As border wall construction continues along the U.S.-Mexico border, more and more landscapes are being bulldozed and blasted to create even ground for building. Much of the border area in eastern Arizona and western New Mexico is extremely rugged, mountainous terrain – ideal habitat for wildlife.
These efforts were again documented earlier this week near Guadalupe Canyon in the Peloncillo Mountains of Arizona. Contractors from the Department of Homeland Security (DHS) have been shown blasting the side of mountains in order to clear a path.
“The complete devastation of this pristine wilderness is heartbreaking,” said Bryan Bird, Southwest program director for Defenders of Wildlife. “By blasting and bulldozing remote landscapes along the border, the border wall contractors from DHS are destroying critical habitat for jaguar, including one of the last remaining passages for endangered jaguars to move from Mexico into their range in the United States.”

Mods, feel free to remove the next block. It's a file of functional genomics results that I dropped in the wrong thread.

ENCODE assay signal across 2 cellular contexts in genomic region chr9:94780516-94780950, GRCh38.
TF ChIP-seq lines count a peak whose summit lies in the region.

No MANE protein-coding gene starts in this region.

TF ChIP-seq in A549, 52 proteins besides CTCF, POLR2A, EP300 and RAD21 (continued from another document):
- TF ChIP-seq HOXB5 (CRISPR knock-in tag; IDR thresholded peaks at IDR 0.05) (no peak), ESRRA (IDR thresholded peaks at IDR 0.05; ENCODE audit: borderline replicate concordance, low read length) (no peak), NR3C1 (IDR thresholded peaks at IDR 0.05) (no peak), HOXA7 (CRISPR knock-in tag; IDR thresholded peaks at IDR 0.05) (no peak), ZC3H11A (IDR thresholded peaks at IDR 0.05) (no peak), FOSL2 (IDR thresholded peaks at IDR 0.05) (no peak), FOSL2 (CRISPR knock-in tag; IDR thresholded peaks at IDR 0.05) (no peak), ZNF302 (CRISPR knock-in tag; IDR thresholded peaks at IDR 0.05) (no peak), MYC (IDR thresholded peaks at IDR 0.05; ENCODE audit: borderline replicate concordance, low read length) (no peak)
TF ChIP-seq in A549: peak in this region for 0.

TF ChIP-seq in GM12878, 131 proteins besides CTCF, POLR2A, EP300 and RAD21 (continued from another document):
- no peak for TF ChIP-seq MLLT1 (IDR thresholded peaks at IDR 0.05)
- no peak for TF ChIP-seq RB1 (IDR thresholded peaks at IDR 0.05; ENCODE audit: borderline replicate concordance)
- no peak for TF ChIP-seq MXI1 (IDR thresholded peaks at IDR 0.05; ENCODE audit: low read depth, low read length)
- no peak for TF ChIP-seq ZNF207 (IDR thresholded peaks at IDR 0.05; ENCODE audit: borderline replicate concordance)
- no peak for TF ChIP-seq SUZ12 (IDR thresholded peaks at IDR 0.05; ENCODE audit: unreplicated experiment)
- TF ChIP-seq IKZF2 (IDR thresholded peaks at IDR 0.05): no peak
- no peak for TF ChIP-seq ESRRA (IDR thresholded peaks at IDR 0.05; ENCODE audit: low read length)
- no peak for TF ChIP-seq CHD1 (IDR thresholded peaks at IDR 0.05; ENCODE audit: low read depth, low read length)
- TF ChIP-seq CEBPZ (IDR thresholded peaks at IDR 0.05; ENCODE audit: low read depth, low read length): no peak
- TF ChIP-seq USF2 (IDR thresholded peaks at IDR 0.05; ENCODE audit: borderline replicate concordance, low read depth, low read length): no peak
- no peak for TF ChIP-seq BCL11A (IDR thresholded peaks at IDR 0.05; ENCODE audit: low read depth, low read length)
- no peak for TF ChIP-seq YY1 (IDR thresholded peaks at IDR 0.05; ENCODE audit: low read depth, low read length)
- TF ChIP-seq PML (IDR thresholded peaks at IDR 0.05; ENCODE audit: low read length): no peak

Guadalupe Canyon is home to plant and animal species found nowhere else in the world and has been declared a “renowned” area for bird watching. In addition to species like Mexico ridge-nosed rattlesnakes and the Chiricahua leopard frog, this region is an essential migration corridor for jaguar and Mexican gray wolves between the United States and Mexico. Border wall construction, when completed, will most likely close the door on any hope of natural recovery for the jaguar in the United States.
Despite opposition from border communities, Native Americans and scientists who’ve expressed concerns that building a border wall would harm wildlife by fragmenting and eliminating habitats, construction efforts have moved ahead.
“Defenders of Wildlife continues to advocate against wall construction that will threaten the health and well-being of wildlife, communities and sacred lands to Native Americans along our southern border,” said Bird. “Once we destroy these precious places in pursuit of this fraud, we can never get them back.”